1 Large jaffa (later cut in eights or smaller, rind and all)

    1 small handful of raisins (25 if you count but more or less ok)

    1 stick of cinnamon

    1 whole clove ( or 2 if you like - these are potent critters)

    optional - a pinch of nutmeg and allspice (very small )

    1 teaspoon of Fleishmann’s bread yeast (now don't get holy on me--- after all this is an ancient mead and that's all we had back then) - ideally use champagne yeast

    Balance water to one gallon


    Use a clean 1 gallon carboy/Demi-John

    Dissolve honey in some warm water and put in Carboy/Demi-John

    Wash jaffa well to remove any pesticides and slice in eights - add jaffa (you can push them through the opening - rinds included - its ok for this mead - take my word for it - ignore the experts)

    Put in raisins, clove, cinnamon stick, any optional ingredients and fill to 3 inches from the top with cold water. ( need room for some foam -- you can top off with more water after the first few days frenzy)

    Shake the heck out of the jug with top on, of course. This is your sophisticated aeration process.

    When at room temperature in your kitchen, put in 1 teaspoon of bread yeast. ( No you don't have to rehydrate it first-- the ancients didn't even have that word in their vocabulary-- just put it in and give it a gentle swirl or not)(The yeast can fight for their own territory)

    Install water airlock. Put in dark place. It will start working immediately or in an hour. (Don't use grandma's bread yeast she bought years before she passed away in the 90's - wait 3 hours before you panic or call me) After major foaming stops in a few days add some water and then keep your hands off of it. (Don't shake it! Don't mess with them yeastees! Let them alone except its okay to open your cabinet to smell every once in a while.

    Racking --- Don't you dare
    additional feeding --- NO NO
    More stirring or shaking -- Your not listening, don't touch

    After 2 months and maybe a few days it will slow down to a stop and clear all by itself. (How about that, you are not so important after all) Then you can put a hose in with a small cloth filter on the end into the clear part and siphon off the golden nectar. If you wait long enough even the jaffas will sink to the bottom but I never waited that long. If it is clear it is ready. You don't need a cold basement. It does better in a kitchen in the dark. (Like in a cabinet), likes a little heat (70-80). If it didn't work out... you screwed up and didn't read my instructions (or used grandma's bread yeast she bought years before she passed away) . If it didn't work out then take up another hobby. Mead is not for you. It is too complicated.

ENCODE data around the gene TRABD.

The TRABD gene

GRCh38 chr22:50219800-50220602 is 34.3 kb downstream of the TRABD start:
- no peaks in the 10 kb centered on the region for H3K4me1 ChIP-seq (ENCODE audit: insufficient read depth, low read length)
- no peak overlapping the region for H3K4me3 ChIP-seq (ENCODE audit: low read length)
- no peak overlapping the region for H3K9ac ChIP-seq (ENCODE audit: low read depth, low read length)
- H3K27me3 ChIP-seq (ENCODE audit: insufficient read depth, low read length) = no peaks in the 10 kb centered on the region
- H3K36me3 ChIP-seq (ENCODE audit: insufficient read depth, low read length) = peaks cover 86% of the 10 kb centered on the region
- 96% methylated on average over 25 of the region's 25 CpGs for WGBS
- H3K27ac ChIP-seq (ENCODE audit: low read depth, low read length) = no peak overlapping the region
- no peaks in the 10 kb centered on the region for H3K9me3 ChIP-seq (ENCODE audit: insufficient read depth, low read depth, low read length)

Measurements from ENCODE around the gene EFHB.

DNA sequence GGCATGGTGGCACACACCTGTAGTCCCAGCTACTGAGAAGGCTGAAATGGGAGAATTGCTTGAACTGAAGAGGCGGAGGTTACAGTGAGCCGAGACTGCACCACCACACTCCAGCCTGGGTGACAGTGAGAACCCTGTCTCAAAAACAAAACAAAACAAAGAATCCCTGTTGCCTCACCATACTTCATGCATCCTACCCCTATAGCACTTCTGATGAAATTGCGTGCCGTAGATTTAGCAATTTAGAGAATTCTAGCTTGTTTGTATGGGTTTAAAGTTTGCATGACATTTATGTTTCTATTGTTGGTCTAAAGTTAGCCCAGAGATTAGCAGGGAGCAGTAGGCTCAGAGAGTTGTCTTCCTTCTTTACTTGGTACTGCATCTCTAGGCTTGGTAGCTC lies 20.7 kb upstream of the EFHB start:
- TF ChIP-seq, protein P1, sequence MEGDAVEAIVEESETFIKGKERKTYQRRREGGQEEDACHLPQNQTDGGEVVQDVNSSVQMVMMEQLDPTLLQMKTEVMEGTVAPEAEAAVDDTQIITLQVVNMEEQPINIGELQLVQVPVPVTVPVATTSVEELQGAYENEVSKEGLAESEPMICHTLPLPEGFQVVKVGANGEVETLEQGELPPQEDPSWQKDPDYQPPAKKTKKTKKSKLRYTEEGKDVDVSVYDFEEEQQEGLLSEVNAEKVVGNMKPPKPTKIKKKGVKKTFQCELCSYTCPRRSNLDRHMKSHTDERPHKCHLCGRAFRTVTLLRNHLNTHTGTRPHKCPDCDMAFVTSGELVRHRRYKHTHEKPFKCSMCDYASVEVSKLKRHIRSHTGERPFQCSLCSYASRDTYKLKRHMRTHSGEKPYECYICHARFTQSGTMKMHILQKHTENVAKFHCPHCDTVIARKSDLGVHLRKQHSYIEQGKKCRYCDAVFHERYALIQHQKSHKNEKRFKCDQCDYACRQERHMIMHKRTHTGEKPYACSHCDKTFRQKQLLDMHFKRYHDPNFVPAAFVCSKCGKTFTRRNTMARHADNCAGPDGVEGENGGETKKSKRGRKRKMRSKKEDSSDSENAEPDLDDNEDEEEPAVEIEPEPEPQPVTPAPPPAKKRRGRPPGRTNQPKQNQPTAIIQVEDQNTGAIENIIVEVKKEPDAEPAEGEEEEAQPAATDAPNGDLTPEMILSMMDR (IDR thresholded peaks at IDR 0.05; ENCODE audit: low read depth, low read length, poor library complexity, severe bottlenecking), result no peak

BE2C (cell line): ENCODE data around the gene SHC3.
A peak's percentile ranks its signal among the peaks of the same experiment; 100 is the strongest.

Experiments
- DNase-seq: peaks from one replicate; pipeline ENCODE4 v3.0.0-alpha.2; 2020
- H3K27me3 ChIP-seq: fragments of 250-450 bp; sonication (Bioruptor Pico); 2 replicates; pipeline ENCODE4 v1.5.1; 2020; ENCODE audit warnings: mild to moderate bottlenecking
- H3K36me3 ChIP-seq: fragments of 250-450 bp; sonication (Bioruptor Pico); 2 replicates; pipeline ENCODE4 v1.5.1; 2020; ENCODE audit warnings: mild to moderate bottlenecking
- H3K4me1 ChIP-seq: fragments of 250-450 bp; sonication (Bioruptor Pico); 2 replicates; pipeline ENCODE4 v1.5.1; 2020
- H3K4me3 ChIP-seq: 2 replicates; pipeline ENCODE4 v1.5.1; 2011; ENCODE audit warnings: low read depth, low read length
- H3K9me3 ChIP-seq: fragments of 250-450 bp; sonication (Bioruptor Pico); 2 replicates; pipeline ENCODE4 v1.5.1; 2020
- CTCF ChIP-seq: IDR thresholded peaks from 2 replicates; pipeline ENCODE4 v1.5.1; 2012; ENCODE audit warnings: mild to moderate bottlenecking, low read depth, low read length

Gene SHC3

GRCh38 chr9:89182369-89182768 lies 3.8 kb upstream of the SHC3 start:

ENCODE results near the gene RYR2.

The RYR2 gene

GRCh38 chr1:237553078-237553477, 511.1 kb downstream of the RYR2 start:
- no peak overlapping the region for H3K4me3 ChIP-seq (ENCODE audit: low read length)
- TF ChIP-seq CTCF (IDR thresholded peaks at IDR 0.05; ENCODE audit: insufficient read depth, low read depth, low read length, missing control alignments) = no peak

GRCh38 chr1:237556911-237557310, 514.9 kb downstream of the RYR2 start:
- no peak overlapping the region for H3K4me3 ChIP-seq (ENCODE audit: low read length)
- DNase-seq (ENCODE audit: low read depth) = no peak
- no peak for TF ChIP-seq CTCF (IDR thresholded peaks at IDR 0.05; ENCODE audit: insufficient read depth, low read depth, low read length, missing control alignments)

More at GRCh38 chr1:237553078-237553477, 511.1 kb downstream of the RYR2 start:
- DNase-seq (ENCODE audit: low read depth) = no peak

If you were successful, which I am 99% certain you will be, then enjoy your mead. When you get ready to make different mead you will probably have to unlearn some of these practices I have taught you, but hey--- This recipe and procedure works with these ingredients so don't knock it. It was your first mead. It was my tenth. Sometimes, even the experts can forget all they know and make good ancient mead.

    And there you have it. You have made your first Mead.

    Recipe taken from: http://www.gotmead.com

  5. Bodyrock's MILK WINE

    Came across this recipe and although it sounds a bit wrong I'm intrigued enough to give it a go.

    The recipe is taken from a book which discusses various techniques for producing alcohol which are, apparently, commonly used in Alaska. "The Alaskan Bootleggers Bible".

    The trick is to use lactose-free milk. You can find this in your local supermarket (about £1.26 per 1 litre carton). It's in the fresh milk section - not UHT! This recipe used the full cream variety.


    Using Campden tablets sterilize everything your going to use, this is very import for this brew as its easy to get an infection in the brew and ruin the lot.

    Dissolve 900g of sugar in 2 litres of boiling water,

    put it in a demijohn and wait for it to cool to room temperature

    then add 2 litres of lactose-free milk.